Guidelines for Letters to Editor
From Newsweek and N.Y. Times
By Harut Sassounian
Publisher, The California Courier
Writing a letter to a newspaper is one of the simplest ways of publicizing
one's point of view and influencing public opinion. Since the chances of
getting any one letter published are slim, Armenian-American organizations
often advocate mass letter-writing campaigns.
Three important elements are needed to make such campaigns successful: 1)
the participation of a large number of letter-writers; 2) a very quick
response time; and 3) making the content of each letter different.
Since Armenian-American organizations often ask the community to participate
in letter-writing campaigns - and I have made similar suggestions many times
in my columns -- it may be useful to share with our readers the guidelines
recently provided by Newsweek and The New York Times.
Advice from Newsweek
In the July 7, 2003 issue of Newsweek, George Will wrote a column stating
that "Californians need an Ataturk" to run the state properly. Hundreds of
Armenian and Greek Americans, who were deeply offended by Mr. Will's
undeserved high regard for the Turkish tyrant, sent letters of complaint to
After a lengthy delay, Newsweek published just one letter on September 1,
2003. In addition, Richard M. Smith, the Chairman and Editor-in-Chief of
Newsweek, sent a personal letter to all those who had written to the
magazine complaining about Mr. Will's column.
Mr. Smith reassured the unhappy letter-writers that Mr. Will's "reference to
Mustafa Kemal Ataturk was in no way intended to embrace or endorse the
atrocities that occurred under his reign." Mr. Smith also said, "I am well
aware of the continuing painful and bitter memories in the Armenian and
Greek communities of that period in history, and I can well understand how
strongly you feel about the subject. Above all, I want to assure you that
Newsweek has no interest whatsoever in insulting the memories of those who
perished early in the 20th Century or in aggravating the emotions that last
to this day." Mr. Smith expressed his regret that Mr. Will's comments "have
prompted very painful memories...."
In response to his letter, I sent an e-mail to Mr. Smith asking him why his
magazine had printed just one letter to the editor in response to Mr. Will's
column. I urged him to publish in Newsweek, as a note from the
Editor-in-Chief, the letter that he had sent only to those who had
complained, so that all readers would be informed of his negative opinion of
Mr. Smith was kind enough to reply to my e-mail providing the following very
interesting explanation as to why his staff had published just one letter in
response to Mr. Will's column: "Each of the letters said almost precisely
the same thing. In fact, it was quite clear from the language and the
citations that the letters we received were part of an informal campaign.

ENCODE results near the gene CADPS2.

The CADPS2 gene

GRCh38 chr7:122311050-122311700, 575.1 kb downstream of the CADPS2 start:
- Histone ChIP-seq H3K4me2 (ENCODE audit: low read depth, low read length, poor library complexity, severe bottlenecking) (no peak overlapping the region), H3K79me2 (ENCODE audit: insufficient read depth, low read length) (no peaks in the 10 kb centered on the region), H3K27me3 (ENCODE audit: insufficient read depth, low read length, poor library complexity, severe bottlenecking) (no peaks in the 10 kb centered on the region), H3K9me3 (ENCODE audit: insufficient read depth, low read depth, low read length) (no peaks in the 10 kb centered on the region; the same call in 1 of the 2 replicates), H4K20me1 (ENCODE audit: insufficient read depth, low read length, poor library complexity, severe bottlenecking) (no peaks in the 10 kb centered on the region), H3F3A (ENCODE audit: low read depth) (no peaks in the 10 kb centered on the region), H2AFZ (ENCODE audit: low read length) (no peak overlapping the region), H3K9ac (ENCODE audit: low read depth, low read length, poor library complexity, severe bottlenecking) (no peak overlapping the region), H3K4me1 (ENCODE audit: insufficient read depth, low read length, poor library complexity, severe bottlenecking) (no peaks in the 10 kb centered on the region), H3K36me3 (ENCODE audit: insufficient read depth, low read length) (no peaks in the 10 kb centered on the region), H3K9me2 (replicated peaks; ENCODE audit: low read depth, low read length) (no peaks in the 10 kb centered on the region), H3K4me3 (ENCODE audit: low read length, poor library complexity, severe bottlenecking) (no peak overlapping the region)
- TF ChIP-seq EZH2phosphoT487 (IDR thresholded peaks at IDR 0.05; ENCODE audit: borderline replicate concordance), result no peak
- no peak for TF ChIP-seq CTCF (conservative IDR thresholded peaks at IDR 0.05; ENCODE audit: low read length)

There is absolutely nothing wrong with that, but it does color our judgment.
If there truly had been a diversity of opinion, or even significant
variations in the language or the themes expressed, we certainly would have
considered publishing more. Why did I not respond in the pages, as I did in
my letter? A fair question, and, alas, the reason reflects more art than
science. By publishing the letter we did, I felt that we reflected an
important view on Mr. Will's column. By responding one-on-one to those who
wrote to us directly, I felt that we were reaching those who felt most
strongly on the subject. As I'm sure you can imagine, we receive literally
thousands of letters and e-mails each week. Given the nature of
letter-writers, many of them are critical of something we or our columnists
have published. We try to accurately reflect the
tone and volume of the mail
in our Letters column in the magazine and, as in this case, respond directly
to those who seem most passionate. We respond in the Letters column only in
very unusual circumstances, preferring to save space to let the real authors
of those pages - the readers - have their say."
Advice from The New York Times
Thomas Feyer, the editor of letters at The New York Times, wrote a lengthy
note in the Sept. 14, 2003 issue of The Times, explaining how he decides
which 15 letters to publish out of the more than 1,000 letters the newspaper
receives every day.
Here are Mr. Feyer's guidelines for writing letters to The New York Times:
"We are looking for a national (and often international) conversation about
the issues of the day - big and not so big - as well as fresh, bright
writing that stands out through its own charm. Timeliness is a must; brevity
will improve your chances; stylishness and wit will win my heart. ...Letters
should be kept to about 150 words.... They should be exclusive to The Times
and respond to an article that appeared in the newspaper in the last week.
In fact, writing by the next day is a good idea. Like other sections of the
newspaper, the letters page seeks to be timely, so even a very good letter
that arrives three days later may get passed over."
Learning the preferences of Newsweek and The New York Times regarding
letters to the editor should help our readers write letters in line with
these guidelines, thereby increasing the chances of seeing their opinions
reflected in the pages of these distinguished publications.